Labor trafficking is a form of human trafficking in which an individual is forced to perform labor or services through the use of force, fraud, and/or coercion. The victim may be forced to work as a domestic servant, on a farm, in the fields, in a factory, etc.
- In 2016, the International Labor Organization estimated that there were 24.9 million individuals trapped in labor trafficking.
- As of 2018, the United States Department of Labor has identified 148 goods from 76 countries made with forced or child labor.
Each year, the United States Department of State publishes a Trafficking in Persons (TIP) Report which includes a ranking of governments on their efforts to combat human trafficking.
2020 TIP Report
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2018 North America Profile
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2019 TIP Report
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SIGNS OF LABOR TRAFFICKING
Part of what makes the fight against human trafficking so difficult is the fact that it is a hidden crime. In order to put an end to trafficking, we must learn the signs.
While there are many varying signs that are dependent on the type of labor trafficking and the individuals involved, the following are some general signs that an individual may be a victim of labor trafficking.
The individual may…
- Have limited freedom of movement.
- Be unaware of where they are or how they got there.
- Be unpaid or paid very little.
- Have no passport or ID or mention that someone else is holding their documents.
- Work very long hours.
- Have limited access to medical care.
- Live in the same place s/he works.
- Have very few possessions.
- Exhibit signs of physical and/or psychological trauma (anxiety, lack of memory of recent events, bruising, untreated conditions, etc).
- Be fearful of the trafficker, believing that their life and/or the lives of family members are at risk if they try to escape.
WHAT CAN YOU DO?
As consumers, we hold the key to eliminating the forced labor of children and adults throughout the world. In a society that often values things more than people, this can present quite the challenge and we may not know where to begin. The United States Department of Labor gives the following suggestions:
Could some of the goods I buy be made by child labor or forced labor?
Do workers have a voice to speak out against labor abuses?
What are companies doing to end child and forced labor in global supply chains?
What are governments doing to combat child and forced labor?
- Empower yourself with knowledge. Downloading the Sweat and Toil and Comply Chain apps may help.
- Know your slavery footprint.
- Avoid buying products from companies that include labor trafficking in their supply chain.
- Make your voice heard by spreading the word among friends, family, and companies you buy from and invest in.
- Show your support for organizations that are working to end these abuses.
- Shop Fair Trade. See a list of our favorite fair trade shops.
Advocate for a world in which…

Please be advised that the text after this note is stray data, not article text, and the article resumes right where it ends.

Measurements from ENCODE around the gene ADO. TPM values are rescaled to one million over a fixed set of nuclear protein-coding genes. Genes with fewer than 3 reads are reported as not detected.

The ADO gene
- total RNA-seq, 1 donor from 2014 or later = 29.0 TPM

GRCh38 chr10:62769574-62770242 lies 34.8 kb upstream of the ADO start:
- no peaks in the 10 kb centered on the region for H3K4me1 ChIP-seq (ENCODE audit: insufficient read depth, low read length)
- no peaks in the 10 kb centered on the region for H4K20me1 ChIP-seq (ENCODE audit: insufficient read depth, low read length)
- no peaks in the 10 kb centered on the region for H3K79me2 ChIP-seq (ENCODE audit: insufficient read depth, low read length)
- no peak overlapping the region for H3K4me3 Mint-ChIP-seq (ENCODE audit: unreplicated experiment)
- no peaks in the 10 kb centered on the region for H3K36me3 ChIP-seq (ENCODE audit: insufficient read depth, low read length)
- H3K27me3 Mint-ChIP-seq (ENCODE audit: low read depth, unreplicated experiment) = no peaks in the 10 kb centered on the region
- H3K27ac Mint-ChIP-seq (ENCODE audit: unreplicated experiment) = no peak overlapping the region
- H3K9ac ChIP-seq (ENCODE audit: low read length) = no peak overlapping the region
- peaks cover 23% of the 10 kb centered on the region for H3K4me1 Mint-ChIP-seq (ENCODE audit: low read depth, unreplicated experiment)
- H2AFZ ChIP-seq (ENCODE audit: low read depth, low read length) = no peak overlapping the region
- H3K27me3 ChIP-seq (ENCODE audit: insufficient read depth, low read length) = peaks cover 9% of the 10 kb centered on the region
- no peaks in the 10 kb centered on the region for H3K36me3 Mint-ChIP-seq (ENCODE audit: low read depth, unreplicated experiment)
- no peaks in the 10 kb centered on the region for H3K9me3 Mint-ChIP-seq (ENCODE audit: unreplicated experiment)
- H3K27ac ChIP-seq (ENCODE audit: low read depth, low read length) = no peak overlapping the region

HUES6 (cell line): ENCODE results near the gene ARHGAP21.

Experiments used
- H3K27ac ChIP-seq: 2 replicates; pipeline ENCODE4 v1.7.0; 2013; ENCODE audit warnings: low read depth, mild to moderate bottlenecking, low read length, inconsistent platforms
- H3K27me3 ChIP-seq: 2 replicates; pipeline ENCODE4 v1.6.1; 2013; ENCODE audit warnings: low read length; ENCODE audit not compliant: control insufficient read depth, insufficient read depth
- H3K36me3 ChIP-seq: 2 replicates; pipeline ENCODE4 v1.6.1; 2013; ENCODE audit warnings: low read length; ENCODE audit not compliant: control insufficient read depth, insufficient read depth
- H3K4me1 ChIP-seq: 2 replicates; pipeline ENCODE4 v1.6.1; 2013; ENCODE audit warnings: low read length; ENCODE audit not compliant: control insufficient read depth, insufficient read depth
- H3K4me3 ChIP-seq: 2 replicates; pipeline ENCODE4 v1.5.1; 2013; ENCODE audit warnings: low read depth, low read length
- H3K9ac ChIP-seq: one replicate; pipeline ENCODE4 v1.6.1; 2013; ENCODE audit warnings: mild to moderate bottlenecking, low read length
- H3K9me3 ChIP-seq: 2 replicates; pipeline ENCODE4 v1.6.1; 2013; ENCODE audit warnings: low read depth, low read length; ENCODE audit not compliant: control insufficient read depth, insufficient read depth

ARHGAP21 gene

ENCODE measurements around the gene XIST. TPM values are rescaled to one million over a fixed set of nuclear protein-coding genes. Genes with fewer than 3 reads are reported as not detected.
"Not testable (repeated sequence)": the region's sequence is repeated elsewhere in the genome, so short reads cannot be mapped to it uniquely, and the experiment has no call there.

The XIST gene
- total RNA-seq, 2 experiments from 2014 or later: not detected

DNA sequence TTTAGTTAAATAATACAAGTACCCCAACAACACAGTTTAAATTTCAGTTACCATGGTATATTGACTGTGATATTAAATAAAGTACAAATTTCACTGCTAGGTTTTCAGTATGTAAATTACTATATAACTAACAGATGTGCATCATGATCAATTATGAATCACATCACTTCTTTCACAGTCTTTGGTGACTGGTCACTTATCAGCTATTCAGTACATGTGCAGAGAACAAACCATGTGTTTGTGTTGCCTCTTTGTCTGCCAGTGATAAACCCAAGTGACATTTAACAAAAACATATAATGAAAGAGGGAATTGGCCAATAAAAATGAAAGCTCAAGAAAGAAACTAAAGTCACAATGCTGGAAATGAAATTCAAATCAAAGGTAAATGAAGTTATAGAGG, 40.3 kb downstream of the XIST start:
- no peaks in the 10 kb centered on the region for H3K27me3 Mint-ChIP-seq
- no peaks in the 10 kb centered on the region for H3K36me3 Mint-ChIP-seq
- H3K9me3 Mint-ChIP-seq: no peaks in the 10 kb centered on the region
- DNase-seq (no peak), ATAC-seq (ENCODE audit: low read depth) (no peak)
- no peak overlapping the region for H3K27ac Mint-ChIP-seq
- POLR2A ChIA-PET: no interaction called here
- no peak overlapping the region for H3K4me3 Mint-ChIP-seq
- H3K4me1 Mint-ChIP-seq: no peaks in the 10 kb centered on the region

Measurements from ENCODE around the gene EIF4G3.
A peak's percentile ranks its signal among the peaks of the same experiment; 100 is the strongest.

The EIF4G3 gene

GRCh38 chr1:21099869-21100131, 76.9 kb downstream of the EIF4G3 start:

- Workers everywhere can raise their voices against child labor, forced labor, and other abuses.
- Companies make serious commitments to ensure that global supply chains are free of products made by child and forced labor.
- Your investments have a positive impact by promoting responsible labor practices.
The U.S. Chamber of Commerce has provided a human trafficking legislation tracker to stay up to date on legal issues surrounding the topic.
The International Labor Union, Organization for Economic Co-Operation and Development, International Organization for Migration, and UNICEF partnered to publish the report, Ending Child Labour, Forced Labour, and Human Trafficking in Global Supply Chains.
The United Nations Human Rights Council's Report on Trafficking in Persons, Especially Women and Children identifies key challenges related to long-term social inclusion for trafficking survivors.
The United Nations Office on Drugs and Crime released an issue aper on the concept of "exploitation" in the trafficking in persons.
Caring for Trafficked Persons: Guidance for Health Providers gives practical, non-clinical advice to help a concerned health provider understand the phenomenon of human trafficking.
The Department of Homeland Security has released their report, Strategy to Combat Human Trafficking, the Importation of Goods Produced with Forced Labor, and Child Sexual Exploitation.
The District of Columbia's Office of the Attorney General released a report on illegal worker misclassification and its relationship with payroll fraud.
The Vatican's Pastoral Orientations on Human Trafficking provides an understanding that motivates and sustains the much-needed long-term struggle against trafficking.
Know the Chain evaluated companies in different sectors on their efforts to address forced labor. Here are the results.
Human Rights Watch reports human rights trends from around the globe.
Polaris released The Latino Face of Human Trafficking and Exploitation in the U.S. in three languages.
The new issue of Anti-Trafficking Review explores assumptions around the technological tools currently available that purport to address trafficking and exploitation.
The Human Trafficking Institute recently released the Federal Human Trafficking Report.
Want to plan an End Human Trafficking event? Unicef has put together a toolkit.
Polaris has released their 2019 Annual Report.
This interactive map dives into the business of anti-human trafficking organizations.